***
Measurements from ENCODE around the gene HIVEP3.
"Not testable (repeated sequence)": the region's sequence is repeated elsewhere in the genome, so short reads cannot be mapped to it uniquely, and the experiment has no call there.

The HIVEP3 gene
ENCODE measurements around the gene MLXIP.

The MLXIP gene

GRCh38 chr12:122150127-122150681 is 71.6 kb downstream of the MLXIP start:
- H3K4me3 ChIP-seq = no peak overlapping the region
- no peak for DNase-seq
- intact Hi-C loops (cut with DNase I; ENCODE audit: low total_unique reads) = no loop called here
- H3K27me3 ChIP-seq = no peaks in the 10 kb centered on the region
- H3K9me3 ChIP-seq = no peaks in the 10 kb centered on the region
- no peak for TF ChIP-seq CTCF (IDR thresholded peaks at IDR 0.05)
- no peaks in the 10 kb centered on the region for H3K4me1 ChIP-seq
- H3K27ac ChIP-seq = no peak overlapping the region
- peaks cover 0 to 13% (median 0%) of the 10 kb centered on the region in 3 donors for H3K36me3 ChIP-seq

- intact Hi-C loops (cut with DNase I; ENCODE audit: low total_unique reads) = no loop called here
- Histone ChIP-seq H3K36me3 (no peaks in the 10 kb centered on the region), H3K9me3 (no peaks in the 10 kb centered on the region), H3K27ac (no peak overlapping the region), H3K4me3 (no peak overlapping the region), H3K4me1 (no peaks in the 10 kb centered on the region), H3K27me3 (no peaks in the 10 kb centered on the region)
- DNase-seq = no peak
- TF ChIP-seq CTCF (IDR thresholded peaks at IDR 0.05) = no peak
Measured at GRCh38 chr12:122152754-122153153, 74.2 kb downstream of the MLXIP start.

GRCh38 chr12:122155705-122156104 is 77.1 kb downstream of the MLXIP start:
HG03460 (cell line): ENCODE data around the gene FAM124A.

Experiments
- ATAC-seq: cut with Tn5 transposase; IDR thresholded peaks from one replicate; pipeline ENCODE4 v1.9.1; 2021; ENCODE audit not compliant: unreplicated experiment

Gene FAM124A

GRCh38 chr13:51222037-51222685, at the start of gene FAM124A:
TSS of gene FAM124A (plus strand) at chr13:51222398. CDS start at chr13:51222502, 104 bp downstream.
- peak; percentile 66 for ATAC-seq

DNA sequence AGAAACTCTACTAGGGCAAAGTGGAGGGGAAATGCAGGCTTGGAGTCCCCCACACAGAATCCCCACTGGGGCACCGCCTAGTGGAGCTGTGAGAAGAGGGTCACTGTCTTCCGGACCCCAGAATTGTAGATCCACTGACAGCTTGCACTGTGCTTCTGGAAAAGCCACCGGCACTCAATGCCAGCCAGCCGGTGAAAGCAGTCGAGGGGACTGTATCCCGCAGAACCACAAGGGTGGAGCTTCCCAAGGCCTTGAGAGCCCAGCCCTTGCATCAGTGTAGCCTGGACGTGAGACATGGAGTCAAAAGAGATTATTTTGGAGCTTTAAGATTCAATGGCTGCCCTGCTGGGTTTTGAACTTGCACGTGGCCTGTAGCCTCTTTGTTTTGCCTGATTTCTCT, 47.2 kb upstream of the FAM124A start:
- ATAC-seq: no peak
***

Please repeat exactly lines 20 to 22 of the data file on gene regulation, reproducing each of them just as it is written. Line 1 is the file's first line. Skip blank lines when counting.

Measured at GRCh38 chr12:122152754-122153153, 74.2 kb downstream of the MLXIP start.

GRCh38 chr12:122155705-122156104 is 77.1 kb downstream of the MLXIP start:
HG03460 (cell line): ENCODE data around the gene FAM124A.